Too Much Debt, but No Lehman Moment for China
Not a day goes by without talk and commentary about China’s debt situation. Yesterday, it was Société Générale’s Yao Wei sounding the alarm bell, this time it is Paul Krake from View From the Peak investment research.
“We had a false start in a rebound in Chinese economic in the first quarter of the year… The Chinese leadership is very concerned about the current debt dynamics in China,” he said in an interview with RealVisionTV.
Activity rebounded a bit during the first quarter, thanks to a record amount of new debt, but this stimulus is already wearing off again and Krake thinks the Chinese regime won’t engage in continuous stimulus and debt expansion.
“Any thoughts or hopes of a large credit-fueled stimulus from Beijing is barking up the wrong tree. As a result, aggregate demand globally is going to be poor.”
And even if China succeeded in changing its economy from capital investment to consumption, the transition will take a long time, slow down Chinese growth and hurt other emerging markets.
“Unfortunately for China and more unfortunately for the world is that no one outside China wins in a world dominated by Alibaba and Ping An insurance. Brazil doesn’t care if the Chinese buy more insurance policies. Indonesia doesn’t care if more Chinese are going to the movies or buying stuff online. The emerging world is still very much dependent on Chinese fixed asset investment and that is in structural decline.”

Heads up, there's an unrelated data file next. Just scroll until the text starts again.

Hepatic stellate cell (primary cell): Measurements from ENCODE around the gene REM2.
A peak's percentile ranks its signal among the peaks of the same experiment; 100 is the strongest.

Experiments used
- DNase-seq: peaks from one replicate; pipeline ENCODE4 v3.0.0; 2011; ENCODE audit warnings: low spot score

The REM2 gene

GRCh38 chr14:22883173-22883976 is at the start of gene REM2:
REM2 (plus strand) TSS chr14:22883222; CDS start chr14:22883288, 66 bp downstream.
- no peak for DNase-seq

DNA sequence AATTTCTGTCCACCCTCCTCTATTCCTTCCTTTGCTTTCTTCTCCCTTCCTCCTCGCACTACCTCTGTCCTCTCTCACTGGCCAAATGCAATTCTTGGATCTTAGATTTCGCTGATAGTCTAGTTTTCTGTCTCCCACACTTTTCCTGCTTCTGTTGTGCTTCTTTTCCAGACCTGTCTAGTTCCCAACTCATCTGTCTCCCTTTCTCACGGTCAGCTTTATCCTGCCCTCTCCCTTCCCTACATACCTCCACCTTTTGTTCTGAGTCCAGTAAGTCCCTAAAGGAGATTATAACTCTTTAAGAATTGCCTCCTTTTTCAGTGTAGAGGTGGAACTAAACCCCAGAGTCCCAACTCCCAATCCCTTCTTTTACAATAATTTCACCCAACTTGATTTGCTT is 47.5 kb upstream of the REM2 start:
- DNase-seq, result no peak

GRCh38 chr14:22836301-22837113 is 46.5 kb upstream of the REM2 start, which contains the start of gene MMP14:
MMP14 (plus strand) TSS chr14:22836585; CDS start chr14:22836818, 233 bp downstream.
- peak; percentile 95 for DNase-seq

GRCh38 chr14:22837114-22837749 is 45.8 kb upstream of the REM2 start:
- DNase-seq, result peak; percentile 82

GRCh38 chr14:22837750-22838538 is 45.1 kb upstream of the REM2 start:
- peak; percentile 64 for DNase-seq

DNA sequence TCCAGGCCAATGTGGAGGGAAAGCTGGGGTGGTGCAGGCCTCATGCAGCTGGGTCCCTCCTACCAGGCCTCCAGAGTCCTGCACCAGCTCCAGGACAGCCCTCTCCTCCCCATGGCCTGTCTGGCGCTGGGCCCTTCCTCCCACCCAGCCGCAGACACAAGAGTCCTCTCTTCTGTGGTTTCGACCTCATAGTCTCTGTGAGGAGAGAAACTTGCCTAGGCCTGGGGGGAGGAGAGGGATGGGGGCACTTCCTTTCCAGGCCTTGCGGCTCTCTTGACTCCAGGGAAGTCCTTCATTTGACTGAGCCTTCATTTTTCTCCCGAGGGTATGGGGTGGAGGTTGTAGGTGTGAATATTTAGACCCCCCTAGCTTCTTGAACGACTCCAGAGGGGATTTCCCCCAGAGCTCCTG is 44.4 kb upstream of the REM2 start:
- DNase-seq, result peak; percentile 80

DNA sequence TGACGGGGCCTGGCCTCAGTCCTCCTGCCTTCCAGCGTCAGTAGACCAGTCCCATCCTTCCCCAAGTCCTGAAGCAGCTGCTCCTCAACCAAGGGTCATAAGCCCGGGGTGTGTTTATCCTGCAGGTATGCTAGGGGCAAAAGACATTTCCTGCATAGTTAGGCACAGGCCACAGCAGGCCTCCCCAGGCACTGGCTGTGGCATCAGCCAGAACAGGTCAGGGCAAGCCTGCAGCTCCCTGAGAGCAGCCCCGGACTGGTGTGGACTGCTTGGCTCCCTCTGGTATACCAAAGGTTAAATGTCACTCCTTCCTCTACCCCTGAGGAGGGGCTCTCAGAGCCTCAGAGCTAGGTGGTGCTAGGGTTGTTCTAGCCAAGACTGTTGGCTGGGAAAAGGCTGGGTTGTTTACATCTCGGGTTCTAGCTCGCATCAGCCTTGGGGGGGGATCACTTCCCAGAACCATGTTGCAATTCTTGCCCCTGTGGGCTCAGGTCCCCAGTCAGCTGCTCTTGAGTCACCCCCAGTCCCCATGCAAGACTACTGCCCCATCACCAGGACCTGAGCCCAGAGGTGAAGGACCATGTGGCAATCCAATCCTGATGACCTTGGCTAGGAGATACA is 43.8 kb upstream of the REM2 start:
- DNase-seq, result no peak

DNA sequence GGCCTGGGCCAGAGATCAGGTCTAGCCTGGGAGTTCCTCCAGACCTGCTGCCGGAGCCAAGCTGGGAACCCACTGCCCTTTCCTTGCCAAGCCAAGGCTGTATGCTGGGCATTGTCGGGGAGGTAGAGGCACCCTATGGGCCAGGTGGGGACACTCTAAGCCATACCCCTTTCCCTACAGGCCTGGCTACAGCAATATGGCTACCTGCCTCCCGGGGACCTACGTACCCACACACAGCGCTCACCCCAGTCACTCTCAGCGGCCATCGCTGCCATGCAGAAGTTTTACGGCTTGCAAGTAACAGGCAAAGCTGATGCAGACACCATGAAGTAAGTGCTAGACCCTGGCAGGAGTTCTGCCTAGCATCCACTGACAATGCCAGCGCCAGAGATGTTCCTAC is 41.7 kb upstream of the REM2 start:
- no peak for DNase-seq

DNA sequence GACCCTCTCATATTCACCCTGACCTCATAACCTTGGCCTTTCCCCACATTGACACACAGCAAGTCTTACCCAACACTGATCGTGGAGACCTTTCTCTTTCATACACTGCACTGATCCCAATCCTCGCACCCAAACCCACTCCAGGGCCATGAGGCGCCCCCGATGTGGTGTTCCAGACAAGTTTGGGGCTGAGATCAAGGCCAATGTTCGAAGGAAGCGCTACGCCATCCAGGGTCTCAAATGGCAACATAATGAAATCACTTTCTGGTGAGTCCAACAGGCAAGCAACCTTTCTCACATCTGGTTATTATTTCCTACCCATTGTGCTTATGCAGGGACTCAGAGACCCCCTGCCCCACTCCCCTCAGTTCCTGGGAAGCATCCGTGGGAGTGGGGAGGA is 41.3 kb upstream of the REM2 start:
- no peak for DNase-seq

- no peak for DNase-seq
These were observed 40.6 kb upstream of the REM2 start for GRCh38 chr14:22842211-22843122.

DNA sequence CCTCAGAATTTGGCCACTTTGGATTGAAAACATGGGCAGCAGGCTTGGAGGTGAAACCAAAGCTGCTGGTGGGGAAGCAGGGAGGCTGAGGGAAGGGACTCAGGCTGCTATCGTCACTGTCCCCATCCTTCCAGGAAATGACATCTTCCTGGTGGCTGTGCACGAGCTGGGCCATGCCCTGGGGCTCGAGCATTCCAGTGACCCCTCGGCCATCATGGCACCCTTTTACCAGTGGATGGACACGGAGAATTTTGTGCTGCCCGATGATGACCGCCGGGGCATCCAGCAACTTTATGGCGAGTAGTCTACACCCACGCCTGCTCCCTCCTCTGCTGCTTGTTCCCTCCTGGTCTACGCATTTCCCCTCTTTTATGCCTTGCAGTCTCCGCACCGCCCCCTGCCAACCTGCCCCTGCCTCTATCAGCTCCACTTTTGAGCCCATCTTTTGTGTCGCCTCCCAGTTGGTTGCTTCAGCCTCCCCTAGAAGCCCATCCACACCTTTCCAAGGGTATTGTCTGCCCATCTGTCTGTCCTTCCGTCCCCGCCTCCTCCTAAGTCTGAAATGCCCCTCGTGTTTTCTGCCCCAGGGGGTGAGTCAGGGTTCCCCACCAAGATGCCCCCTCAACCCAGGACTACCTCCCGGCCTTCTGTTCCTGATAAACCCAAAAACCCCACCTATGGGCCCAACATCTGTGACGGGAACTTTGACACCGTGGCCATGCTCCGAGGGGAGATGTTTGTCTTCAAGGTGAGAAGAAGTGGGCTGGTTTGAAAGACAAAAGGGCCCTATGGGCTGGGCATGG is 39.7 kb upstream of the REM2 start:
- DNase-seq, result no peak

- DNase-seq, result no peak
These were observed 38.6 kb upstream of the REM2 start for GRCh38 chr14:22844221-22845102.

Nevertheless, Krake thinks the Chinese regime has means and ways to manage a debt crisis, similar to Société Générale’s analysis of a possible debt restructuring.
“We are not in a crisis mode. China has a lot of debt and we all know that,” he says. But: “The Lehman- style moment that many are espousing is not going to occur.”
The same goes for the management of the currency, where many speculators are betting on a large one-off devaluation of the yuan.
“I don’t really see a one-off disorderly devaluation of the yuan coming. The Chinese have plenty of policy tools, both draconian and market related, to stem the flow of capital flight.”
These tools don’t change his opinion on whether the world should buy China now or not: “China is broadly uninvestable.”